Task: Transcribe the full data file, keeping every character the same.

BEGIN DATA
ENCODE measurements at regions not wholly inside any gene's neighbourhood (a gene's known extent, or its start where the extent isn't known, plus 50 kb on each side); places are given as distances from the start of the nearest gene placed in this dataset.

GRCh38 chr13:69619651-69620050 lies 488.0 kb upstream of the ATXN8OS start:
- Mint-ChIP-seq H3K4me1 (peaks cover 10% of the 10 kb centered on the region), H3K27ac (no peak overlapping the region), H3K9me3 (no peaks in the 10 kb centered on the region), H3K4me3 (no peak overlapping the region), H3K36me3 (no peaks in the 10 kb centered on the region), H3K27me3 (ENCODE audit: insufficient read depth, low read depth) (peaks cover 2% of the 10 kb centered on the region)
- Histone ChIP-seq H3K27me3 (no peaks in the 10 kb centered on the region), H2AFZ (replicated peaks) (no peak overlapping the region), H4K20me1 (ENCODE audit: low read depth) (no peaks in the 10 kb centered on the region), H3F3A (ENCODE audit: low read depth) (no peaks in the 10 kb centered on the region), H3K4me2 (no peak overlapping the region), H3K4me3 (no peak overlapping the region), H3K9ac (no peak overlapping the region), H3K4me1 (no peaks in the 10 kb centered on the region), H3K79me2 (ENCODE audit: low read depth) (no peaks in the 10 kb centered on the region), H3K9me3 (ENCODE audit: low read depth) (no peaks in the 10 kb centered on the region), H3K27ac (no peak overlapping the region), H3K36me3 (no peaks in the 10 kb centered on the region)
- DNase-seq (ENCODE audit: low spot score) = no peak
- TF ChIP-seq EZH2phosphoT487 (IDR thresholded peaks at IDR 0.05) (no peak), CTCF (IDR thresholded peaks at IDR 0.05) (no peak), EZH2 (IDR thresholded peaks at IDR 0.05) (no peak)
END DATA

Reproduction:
ENCODE measurements at regions not wholly inside any gene's neighbourhood (a gene's known extent, or its start where the extent isn't known, plus 50 kb on each side); places are given as distances from the start of the nearest gene placed in this dataset.

GRCh38 chr13:69619651-69620050 lies 488.0 kb upstream of the ATXN8OS start:
- Mint-ChIP-seq H3K4me1 (peaks cover 10% of the 10 kb centered on the region), H3K27ac (no peak overlapping the region), H3K9me3 (no peaks in the 10 kb centered on the region), H3K4me3 (no peak overlapping the region), H3K36me3 (no peaks in the 10 kb centered on the region), H3K27me3 (ENCODE audit: insufficient read depth, low read depth) (peaks cover 2% of the 10 kb centered on the region)
- Histone ChIP-seq H3K27me3 (no peaks in the 10 kb centered on the region), H2AFZ (replicated peaks) (no peak overlapping the region), H4K20me1 (ENCODE audit: low read depth) (no peaks in the 10 kb centered on the region), H3F3A (ENCODE audit: low read depth) (no peaks in the 10 kb centered on the region), H3K4me2 (no peak overlapping the region), H3K4me3 (no peak overlapping the region), H3K9ac (no peak overlapping the region), H3K4me1 (no peaks in the 10 kb centered on the region), H3K79me2 (ENCODE audit: low read depth) (no peaks in the 10 kb centered on the region), H3K9me3 (ENCODE audit: low read depth) (no peaks in the 10 kb centered on the region), H3K27ac (no peak overlapping the region), H3K36me3 (no peaks in the 10 kb centered on the region)
- DNase-seq (ENCODE audit: low spot score) = no peak
- TF ChIP-seq EZH2phosphoT487 (IDR thresholded peaks at IDR 0.05) (no peak), CTCF (IDR thresholded peaks at IDR 0.05) (no peak), EZH2 (IDR thresholded peaks at IDR 0.05) (no peak)